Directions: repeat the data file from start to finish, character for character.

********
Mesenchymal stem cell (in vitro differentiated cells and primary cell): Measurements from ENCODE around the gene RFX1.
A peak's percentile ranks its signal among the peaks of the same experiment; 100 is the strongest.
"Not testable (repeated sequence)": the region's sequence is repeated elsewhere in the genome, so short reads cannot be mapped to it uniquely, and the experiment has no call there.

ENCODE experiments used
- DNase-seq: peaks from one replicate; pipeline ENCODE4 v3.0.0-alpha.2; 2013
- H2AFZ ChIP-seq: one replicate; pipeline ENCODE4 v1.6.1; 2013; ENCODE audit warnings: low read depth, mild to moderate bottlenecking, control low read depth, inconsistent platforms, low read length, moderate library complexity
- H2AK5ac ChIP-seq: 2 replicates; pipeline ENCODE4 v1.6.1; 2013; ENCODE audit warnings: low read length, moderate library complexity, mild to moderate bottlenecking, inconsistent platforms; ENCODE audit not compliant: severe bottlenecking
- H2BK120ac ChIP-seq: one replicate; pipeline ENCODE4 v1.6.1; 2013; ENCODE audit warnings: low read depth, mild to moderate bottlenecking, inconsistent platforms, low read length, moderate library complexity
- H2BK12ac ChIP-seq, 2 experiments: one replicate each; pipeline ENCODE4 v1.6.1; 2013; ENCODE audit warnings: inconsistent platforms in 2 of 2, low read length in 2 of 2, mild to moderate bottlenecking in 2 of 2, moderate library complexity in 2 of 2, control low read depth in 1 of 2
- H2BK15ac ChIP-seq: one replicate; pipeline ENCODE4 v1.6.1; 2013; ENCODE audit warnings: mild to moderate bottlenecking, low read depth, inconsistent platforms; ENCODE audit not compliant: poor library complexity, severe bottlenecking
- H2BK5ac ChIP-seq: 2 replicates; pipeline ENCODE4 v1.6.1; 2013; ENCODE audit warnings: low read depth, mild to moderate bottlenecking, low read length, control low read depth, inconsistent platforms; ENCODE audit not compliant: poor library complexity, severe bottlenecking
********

Mesenchymal stem cell (in vitro differentiated cells and primary cell): Measurements from ENCODE around the gene RFX1.
A peak's percentile ranks its signal among the peaks of the same experiment; 100 is the strongest.
"Not testable (repeated sequence)": the region's sequence is repeated elsewhere in the genome, so short reads cannot be mapped to it uniquely, and the experiment has no call there.

ENCODE experiments used
- DNase-seq: peaks from one replicate; pipeline ENCODE4 v3.0.0-alpha.2; 2013
- H2AFZ ChIP-seq: one replicate; pipeline ENCODE4 v1.6.1; 2013; ENCODE audit warnings: low read depth, mild to moderate bottlenecking, control low read depth, inconsistent platforms, low read length, moderate library complexity
- H2AK5ac ChIP-seq: 2 replicates; pipeline ENCODE4 v1.6.1; 2013; ENCODE audit warnings: low read length, moderate library complexity, mild to moderate bottlenecking, inconsistent platforms; ENCODE audit not compliant: severe bottlenecking
- H2BK120ac ChIP-seq: one replicate; pipeline ENCODE4 v1.6.1; 2013; ENCODE audit warnings: low read depth, mild to moderate bottlenecking, inconsistent platforms, low read length, moderate library complexity
- H2BK12ac ChIP-seq, 2 experiments: one replicate each; pipeline ENCODE4 v1.6.1; 2013; ENCODE audit warnings: inconsistent platforms in 2 of 2, low read length in 2 of 2, mild to moderate bottlenecking in 2 of 2, moderate library complexity in 2 of 2, control low read depth in 1 of 2
- H2BK15ac ChIP-seq: one replicate; pipeline ENCODE4 v1.6.1; 2013; ENCODE audit warnings: mild to moderate bottlenecking, low read depth, inconsistent platforms; ENCODE audit not compliant: poor library complexity, severe bottlenecking
- H2BK5ac ChIP-seq: 2 replicates; pipeline ENCODE4 v1.6.1; 2013; ENCODE audit warnings: low read depth, mild to moderate bottlenecking, low read length, control low read depth, inconsistent platforms; ENCODE audit not compliant: poor library complexity, severe bottlenecking